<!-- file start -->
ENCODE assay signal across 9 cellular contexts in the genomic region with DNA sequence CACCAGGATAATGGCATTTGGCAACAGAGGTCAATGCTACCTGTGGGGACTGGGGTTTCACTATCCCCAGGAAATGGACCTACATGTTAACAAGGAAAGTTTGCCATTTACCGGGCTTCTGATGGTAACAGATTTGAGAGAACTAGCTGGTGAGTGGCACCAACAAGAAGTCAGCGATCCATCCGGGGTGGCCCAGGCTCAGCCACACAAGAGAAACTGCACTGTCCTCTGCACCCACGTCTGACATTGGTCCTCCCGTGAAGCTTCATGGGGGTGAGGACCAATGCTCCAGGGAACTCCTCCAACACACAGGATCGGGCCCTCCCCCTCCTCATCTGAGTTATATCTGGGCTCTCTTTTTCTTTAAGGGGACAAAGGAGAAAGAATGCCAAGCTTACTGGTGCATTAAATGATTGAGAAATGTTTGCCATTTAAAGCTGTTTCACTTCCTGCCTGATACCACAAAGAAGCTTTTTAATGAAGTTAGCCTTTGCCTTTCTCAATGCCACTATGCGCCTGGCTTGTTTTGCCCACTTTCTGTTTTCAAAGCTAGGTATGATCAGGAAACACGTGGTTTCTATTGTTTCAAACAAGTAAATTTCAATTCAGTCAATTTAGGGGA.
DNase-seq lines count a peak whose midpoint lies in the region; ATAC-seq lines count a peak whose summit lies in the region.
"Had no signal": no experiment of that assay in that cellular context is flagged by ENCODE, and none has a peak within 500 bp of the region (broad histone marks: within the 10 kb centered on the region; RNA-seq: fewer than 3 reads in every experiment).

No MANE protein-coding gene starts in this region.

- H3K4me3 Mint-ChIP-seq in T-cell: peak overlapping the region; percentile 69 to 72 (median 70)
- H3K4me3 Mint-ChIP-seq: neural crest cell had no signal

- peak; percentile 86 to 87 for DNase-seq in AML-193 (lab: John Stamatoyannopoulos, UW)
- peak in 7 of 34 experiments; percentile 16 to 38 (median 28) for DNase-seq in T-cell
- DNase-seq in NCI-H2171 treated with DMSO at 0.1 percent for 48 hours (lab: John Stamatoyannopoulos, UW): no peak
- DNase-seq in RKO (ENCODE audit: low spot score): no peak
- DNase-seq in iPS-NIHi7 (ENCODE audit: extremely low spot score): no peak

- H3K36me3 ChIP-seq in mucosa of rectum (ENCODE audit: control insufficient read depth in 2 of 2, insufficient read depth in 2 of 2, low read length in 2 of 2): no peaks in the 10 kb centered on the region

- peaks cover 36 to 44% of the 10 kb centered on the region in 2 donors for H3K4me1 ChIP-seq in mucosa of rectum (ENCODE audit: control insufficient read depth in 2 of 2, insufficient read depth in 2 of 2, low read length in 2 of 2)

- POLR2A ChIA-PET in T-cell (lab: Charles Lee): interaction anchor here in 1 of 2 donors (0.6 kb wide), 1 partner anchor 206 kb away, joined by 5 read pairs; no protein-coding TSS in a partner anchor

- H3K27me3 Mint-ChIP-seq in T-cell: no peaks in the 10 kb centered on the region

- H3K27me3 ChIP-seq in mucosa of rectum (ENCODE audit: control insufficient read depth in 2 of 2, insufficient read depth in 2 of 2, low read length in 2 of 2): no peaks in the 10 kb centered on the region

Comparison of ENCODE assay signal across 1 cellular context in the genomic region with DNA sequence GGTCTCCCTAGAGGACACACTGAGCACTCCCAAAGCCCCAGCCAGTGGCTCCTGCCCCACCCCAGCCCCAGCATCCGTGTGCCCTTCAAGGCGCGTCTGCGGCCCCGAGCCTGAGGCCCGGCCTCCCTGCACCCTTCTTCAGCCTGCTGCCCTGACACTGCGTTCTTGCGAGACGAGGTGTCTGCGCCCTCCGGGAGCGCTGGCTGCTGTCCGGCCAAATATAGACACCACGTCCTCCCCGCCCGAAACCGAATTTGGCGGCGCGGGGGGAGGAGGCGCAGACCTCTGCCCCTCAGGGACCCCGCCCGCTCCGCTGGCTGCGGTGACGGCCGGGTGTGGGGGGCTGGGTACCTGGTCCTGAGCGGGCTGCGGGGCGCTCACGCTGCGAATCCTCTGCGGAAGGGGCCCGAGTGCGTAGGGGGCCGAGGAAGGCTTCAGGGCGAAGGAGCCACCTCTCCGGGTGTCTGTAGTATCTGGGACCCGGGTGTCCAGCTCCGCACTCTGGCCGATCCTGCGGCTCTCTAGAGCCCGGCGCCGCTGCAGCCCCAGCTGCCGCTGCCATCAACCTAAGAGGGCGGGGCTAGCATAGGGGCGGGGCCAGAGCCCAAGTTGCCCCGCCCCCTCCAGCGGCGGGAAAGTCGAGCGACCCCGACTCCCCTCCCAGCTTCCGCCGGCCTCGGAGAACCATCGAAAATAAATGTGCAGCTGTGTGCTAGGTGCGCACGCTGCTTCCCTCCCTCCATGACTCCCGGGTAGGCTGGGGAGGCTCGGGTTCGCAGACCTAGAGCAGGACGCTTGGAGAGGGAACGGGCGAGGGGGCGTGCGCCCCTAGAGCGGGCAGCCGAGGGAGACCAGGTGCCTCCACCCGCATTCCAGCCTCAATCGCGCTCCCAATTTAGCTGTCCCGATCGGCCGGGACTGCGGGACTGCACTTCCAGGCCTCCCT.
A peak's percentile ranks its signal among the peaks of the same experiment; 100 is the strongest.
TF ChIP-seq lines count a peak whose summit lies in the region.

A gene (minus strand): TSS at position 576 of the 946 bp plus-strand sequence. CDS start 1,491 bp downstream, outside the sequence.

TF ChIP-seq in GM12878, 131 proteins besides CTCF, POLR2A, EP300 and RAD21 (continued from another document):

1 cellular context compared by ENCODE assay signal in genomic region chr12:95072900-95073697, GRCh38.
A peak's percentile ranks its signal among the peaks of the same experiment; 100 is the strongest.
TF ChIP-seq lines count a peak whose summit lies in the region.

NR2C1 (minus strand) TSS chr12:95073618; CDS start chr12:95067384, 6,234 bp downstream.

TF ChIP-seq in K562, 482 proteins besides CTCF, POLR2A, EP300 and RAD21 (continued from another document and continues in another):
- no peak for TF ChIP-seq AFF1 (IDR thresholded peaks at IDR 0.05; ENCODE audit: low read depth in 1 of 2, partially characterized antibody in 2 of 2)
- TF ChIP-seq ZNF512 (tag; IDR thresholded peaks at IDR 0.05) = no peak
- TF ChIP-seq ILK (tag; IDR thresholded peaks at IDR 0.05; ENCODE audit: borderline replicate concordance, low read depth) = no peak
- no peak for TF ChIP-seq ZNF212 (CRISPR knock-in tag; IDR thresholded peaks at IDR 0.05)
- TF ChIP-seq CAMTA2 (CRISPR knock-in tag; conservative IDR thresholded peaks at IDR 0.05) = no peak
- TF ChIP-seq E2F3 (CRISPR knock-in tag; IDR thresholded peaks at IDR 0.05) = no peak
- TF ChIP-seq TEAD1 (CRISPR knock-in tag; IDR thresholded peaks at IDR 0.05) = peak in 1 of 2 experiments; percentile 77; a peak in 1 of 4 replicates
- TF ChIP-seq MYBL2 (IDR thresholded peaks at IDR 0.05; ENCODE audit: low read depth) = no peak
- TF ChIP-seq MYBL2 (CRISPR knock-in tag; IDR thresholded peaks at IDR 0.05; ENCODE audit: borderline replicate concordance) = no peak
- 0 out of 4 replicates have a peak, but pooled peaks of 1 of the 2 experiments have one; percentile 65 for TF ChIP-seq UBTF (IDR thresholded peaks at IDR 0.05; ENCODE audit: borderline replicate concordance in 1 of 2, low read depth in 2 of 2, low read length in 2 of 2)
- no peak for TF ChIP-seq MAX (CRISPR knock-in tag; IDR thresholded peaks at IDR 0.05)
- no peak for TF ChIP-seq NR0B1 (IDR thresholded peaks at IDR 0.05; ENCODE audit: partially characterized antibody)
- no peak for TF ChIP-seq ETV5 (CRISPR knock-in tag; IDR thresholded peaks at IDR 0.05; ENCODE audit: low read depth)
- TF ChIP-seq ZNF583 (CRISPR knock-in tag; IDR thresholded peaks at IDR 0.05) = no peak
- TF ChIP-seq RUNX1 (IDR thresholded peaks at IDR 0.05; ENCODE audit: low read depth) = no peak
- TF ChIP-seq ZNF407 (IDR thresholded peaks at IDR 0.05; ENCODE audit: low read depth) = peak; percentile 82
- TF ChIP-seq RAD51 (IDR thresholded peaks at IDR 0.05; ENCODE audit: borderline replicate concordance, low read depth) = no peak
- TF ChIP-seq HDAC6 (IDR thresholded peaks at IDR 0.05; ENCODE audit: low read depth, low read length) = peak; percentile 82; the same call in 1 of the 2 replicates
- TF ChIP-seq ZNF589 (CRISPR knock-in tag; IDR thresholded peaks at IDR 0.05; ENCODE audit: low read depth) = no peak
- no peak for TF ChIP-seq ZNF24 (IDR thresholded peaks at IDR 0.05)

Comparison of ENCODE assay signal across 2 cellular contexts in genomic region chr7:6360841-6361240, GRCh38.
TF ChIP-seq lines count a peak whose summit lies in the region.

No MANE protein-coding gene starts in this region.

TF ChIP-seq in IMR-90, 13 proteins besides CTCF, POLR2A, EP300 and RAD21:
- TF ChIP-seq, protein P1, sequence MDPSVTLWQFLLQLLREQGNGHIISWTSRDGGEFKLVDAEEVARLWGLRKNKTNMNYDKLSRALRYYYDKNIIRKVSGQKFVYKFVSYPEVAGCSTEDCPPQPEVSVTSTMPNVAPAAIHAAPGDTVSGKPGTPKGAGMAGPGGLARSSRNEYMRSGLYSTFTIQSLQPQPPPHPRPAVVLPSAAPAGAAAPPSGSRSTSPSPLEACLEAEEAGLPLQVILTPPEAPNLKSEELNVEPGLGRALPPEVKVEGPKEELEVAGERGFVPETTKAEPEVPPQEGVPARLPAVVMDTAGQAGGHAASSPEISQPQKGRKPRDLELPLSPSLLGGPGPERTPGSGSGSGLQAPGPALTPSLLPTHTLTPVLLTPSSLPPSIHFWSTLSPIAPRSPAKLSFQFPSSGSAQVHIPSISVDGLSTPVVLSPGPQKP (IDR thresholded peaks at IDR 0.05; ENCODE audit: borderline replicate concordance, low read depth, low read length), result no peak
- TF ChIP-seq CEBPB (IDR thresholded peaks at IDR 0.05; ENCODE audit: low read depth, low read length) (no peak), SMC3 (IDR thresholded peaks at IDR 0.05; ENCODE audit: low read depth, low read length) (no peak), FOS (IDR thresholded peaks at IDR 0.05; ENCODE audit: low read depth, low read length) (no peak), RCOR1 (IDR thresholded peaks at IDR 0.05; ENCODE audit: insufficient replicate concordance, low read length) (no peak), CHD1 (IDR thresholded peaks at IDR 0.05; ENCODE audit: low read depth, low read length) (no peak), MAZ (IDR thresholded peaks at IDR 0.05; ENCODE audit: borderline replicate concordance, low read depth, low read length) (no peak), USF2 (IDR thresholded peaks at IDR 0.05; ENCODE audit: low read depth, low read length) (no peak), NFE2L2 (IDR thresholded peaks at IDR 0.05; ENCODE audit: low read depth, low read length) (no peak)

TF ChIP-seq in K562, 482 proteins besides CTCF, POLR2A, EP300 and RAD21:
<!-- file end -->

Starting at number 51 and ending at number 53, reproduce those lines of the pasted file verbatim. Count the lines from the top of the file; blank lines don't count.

- TF ChIP-seq, protein P1, sequence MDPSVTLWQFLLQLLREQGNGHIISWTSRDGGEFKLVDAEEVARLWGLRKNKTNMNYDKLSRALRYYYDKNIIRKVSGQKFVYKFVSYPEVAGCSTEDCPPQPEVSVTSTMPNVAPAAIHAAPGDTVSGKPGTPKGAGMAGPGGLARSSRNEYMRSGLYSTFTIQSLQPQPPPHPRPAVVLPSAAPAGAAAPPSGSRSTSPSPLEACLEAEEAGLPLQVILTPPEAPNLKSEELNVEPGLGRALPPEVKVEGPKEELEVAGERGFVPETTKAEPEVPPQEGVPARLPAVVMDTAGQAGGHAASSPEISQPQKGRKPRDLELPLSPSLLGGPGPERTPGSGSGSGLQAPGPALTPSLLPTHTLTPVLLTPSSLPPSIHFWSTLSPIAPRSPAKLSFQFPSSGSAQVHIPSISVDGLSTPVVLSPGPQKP (IDR thresholded peaks at IDR 0.05; ENCODE audit: borderline replicate concordance, low read depth, low read length), result no peak
- TF ChIP-seq CEBPB (IDR thresholded peaks at IDR 0.05; ENCODE audit: low read depth, low read length) (no peak), SMC3 (IDR thresholded peaks at IDR 0.05; ENCODE audit: low read depth, low read length) (no peak), FOS (IDR thresholded peaks at IDR 0.05; ENCODE audit: low read depth, low read length) (no peak), RCOR1 (IDR thresholded peaks at IDR 0.05; ENCODE audit: insufficient replicate concordance, low read length) (no peak), CHD1 (IDR thresholded peaks at IDR 0.05; ENCODE audit: low read depth, low read length) (no peak), MAZ (IDR thresholded peaks at IDR 0.05; ENCODE audit: borderline replicate concordance, low read depth, low read length) (no peak), USF2 (IDR thresholded peaks at IDR 0.05; ENCODE audit: low read depth, low read length) (no peak), NFE2L2 (IDR thresholded peaks at IDR 0.05; ENCODE audit: low read depth, low read length) (no peak)

TF ChIP-seq in K562, 482 proteins besides CTCF, POLR2A, EP300 and RAD21: